Lakeview’s Unabridged Bookstore is known for its handwritten recommendations. We asked the staff to recommend books for 10 categories, including “The Book That Redefines What It Means to Be a Book.”
Since Lakeview’s Unabridged Bookstore (3251 N. Broadway) opened in 1980, owner Ed Devereux and his staff have written boxfuls of book recommendations. Given the sheer volume of cards he’s filled with offhand literary wisdom, you'll have to excuse Ed for forgetting the first one. "I do remember A Confederacy of Dunces because it was a huge book right away when we opened the store," he recalls. “It must have been that."
For Ed, the decision to post recommendations on his shelves was a no-brainer. A former sales rep who frequented bookstores on his daily rounds, he had witnessed the selling power of shelf signs long before opening his own store. "If I didn’t do a shelf sign," he says, "no one would ever know that I love that book."
Each of Unabridged’s recommendations is charmingly handwritten, which can bring up issues of spelling and legibility. Shane, a bookseller at the store, knows this all too well. "I won't name names," he says, "but one of my old coworker's handwriting was atrocious. I felt bad because he always had insightful things to say, but no one could read it."
For the most part, though, the recommendations are legible and make compelling cases for the books they're promoting. We asked Ed, Shane, and the rest of Unabridged's well-read staff to scan their shelves and recommend 10 books for us. Here they are, handwritten as usual:
The Best Book for Reading on the Train: Tinkers, by Paul Harding
For this category, the size of the book must be taken into the equation (extra points if it has noise-canceling headphones attached to it).
The Kids’ Book That Will Turn Any Kid Into a Lifelong Reader: From the Mixed-Up Files of Mrs. Basil E. Frankweiler, by E. L. Konigsburg
This introduction to the world of literature should capture a youngster’s imagination and, in 20 years’ time, lead to the purchase of a sturdy bookshelf.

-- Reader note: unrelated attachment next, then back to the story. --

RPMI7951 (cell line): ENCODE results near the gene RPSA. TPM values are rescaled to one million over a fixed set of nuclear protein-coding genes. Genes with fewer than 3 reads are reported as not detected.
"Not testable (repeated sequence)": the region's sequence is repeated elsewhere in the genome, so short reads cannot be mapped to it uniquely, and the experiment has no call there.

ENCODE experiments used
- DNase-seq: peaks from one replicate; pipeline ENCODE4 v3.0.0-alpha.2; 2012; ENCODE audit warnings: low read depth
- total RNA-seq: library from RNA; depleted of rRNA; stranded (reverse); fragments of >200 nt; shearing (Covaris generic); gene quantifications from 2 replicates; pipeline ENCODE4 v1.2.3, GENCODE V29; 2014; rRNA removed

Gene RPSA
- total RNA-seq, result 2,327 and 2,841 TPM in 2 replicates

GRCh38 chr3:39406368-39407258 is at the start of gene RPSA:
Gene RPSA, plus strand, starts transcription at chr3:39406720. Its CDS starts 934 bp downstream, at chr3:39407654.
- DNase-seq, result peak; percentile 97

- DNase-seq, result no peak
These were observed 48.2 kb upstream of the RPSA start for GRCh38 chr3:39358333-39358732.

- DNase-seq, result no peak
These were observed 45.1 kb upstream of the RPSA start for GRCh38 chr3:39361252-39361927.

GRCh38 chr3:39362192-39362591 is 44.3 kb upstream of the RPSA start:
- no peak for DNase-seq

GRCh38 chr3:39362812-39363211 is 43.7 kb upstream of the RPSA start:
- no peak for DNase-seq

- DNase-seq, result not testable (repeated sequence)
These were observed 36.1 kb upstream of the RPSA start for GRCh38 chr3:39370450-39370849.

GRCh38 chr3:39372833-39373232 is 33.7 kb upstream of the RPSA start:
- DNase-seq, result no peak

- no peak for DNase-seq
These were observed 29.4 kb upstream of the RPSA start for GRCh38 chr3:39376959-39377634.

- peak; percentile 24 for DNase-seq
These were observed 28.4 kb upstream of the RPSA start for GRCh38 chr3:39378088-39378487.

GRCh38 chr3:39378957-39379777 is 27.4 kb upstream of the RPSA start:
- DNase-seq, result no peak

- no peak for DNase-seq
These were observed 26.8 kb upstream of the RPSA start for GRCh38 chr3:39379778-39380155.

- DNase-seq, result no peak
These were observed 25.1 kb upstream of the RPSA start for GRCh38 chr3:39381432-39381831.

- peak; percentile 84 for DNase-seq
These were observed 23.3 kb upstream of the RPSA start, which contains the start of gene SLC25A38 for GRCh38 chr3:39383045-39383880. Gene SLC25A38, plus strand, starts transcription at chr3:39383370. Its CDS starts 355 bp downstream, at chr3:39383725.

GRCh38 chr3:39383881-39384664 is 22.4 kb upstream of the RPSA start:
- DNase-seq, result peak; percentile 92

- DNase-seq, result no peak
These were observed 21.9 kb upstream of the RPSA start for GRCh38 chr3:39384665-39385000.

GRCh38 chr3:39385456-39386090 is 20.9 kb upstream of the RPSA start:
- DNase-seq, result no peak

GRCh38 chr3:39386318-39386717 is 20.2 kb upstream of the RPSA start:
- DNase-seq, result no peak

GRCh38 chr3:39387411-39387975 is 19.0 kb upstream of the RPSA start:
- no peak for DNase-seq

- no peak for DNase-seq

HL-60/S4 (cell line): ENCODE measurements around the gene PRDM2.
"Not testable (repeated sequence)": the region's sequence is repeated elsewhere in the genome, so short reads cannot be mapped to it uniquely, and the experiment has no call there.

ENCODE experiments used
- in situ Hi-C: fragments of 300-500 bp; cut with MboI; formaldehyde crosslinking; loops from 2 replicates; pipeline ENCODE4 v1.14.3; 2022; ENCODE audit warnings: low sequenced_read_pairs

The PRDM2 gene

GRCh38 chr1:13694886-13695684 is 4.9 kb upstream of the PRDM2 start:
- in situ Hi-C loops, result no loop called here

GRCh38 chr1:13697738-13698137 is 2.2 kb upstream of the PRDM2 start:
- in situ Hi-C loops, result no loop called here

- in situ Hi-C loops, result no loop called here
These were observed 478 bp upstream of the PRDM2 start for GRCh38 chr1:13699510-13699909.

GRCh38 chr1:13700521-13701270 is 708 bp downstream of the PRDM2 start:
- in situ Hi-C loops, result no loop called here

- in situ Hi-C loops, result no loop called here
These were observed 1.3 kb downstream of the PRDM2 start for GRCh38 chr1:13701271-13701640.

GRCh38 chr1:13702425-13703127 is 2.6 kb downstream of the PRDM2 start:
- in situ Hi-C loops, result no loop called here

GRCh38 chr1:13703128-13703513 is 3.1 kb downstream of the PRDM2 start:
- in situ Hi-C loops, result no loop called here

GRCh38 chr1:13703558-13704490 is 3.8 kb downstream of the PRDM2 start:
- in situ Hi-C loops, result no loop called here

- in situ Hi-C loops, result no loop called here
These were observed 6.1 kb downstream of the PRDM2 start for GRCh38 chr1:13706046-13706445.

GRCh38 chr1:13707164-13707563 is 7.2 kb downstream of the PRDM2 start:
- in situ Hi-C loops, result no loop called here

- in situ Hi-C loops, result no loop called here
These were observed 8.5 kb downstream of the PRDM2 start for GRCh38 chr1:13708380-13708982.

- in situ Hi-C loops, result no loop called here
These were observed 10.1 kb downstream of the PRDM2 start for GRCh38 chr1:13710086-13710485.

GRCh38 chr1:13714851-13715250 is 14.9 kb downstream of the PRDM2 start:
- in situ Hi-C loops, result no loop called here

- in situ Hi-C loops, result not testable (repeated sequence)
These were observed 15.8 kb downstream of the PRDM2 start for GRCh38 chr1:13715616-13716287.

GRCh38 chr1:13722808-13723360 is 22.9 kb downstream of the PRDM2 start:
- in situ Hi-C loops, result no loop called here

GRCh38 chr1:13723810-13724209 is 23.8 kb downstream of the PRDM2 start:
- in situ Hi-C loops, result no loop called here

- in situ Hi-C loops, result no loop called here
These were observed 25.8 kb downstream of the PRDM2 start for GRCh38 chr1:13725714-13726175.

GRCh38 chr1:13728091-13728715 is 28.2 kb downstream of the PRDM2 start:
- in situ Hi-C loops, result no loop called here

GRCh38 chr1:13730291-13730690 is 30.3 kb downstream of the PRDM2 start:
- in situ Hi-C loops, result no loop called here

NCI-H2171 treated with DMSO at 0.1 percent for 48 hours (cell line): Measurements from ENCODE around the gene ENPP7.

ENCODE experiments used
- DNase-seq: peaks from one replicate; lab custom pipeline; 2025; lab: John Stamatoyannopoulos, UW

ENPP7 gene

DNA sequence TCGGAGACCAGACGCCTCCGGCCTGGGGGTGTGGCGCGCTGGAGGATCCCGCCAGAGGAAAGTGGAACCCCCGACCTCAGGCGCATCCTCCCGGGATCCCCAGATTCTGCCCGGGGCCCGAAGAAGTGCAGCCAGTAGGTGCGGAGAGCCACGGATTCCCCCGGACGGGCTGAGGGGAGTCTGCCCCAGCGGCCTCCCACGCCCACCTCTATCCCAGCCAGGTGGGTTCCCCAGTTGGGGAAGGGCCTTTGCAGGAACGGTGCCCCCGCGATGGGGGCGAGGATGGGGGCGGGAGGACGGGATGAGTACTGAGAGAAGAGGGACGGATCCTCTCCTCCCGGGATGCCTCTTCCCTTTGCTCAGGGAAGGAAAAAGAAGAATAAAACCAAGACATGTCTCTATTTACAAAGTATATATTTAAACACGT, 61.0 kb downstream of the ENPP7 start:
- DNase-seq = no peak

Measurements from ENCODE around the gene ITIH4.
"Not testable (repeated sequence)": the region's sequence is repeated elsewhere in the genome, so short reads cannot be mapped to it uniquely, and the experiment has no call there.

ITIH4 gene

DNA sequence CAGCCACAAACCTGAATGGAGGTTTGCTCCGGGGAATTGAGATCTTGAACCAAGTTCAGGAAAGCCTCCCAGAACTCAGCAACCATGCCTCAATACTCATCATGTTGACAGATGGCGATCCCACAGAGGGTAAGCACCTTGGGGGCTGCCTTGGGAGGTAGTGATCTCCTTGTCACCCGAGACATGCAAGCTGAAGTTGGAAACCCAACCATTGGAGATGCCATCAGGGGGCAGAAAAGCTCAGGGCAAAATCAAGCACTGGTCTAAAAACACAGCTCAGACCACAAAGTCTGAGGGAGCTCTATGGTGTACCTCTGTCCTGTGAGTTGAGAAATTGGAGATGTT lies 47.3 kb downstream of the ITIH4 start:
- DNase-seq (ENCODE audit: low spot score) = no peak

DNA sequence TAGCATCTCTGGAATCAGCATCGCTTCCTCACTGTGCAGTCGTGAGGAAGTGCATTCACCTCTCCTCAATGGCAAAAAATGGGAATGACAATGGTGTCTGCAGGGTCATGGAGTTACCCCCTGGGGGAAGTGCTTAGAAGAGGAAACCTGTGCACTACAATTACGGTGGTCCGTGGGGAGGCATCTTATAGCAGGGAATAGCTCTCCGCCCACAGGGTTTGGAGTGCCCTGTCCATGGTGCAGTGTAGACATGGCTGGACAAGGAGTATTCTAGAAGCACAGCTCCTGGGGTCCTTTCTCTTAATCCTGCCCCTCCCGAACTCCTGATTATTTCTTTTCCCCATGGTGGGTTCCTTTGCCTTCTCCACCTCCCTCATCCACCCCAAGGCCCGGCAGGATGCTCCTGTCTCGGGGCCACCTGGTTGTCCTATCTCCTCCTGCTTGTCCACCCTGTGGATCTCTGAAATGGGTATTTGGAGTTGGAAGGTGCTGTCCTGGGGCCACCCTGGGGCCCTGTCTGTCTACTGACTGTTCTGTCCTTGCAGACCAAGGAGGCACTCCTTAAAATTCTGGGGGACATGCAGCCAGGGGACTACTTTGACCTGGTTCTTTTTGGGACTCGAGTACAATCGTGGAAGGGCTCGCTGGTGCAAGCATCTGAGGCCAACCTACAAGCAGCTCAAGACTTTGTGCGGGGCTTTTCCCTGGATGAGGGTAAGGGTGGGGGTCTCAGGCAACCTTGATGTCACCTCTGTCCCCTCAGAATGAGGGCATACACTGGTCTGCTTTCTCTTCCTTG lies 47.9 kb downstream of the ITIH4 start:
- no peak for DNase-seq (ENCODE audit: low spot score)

The Best Book to Look At: Vivian Maier: Self-Portraits
If a regular picture is worth 1,000 words, this book’s pictures should be worth, let’s say, 2,000 words (each).
The Book That Redefines What It Means to Be a Book: Building Stories, by Chris Ware
This experimental work proves that, even after several millennia of written words, there’s still room for originality.
The Book That Leads to Another: Wolf Hall, by Hilary Mantel
Whether it’s a prequel or the first chapter of an epic trilogy, this story keeps going long after the first book ends.
The Book You Enjoyed Most in 2013: Tenth of December, by George Saunders
This book didn’t need a bookmark, since you never put it down.
The Book You're Looking Forward to Most in 2014: Dept. of Speculation, by Jenny Offill
Let’s say that, for some reason, the government just spent millions of dollars building a radar to detect soon-to-be-published books. This book should be the first blip on the screen.
The Literary Classic That Puts All Other Books in Context: The Odyssey, by Homer (trans. Robert Fagel)
Squeeze this timeless title onto your reading list—ideally somewhere between the book you’re reading and the one you’re about to read.
The Best Book by a New Author: Nevada, by Imogen Binnie
Dickens, Hemingway, and Austen are yesterday’s news. Here’s a new name to look for while scanning the shelf.
The Best Book by a Chicago Author: Hack, by Dmitry Samarov
This book should capture the essence of the Second City, so having a native Chicagoan at the keyboard naturally helps.
Photos by Andrew Nawrocki (interior) and Tim Burkhart (notecards).